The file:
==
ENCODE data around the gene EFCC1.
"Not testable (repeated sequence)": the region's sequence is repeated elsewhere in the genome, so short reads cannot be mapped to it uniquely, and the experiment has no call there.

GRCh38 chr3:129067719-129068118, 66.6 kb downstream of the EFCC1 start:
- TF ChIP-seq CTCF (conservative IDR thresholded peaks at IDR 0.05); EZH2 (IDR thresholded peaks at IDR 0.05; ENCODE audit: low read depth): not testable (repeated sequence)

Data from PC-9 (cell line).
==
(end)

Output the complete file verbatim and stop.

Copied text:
ENCODE data around the gene EFCC1.
"Not testable (repeated sequence)": the region's sequence is repeated elsewhere in the genome, so short reads cannot be mapped to it uniquely, and the experiment has no call there.

GRCh38 chr3:129067719-129068118, 66.6 kb downstream of the EFCC1 start:
- TF ChIP-seq CTCF (conservative IDR thresholded peaks at IDR 0.05); EZH2 (IDR thresholded peaks at IDR 0.05; ENCODE audit: low read depth): not testable (repeated sequence)

Data from PC-9 (cell line).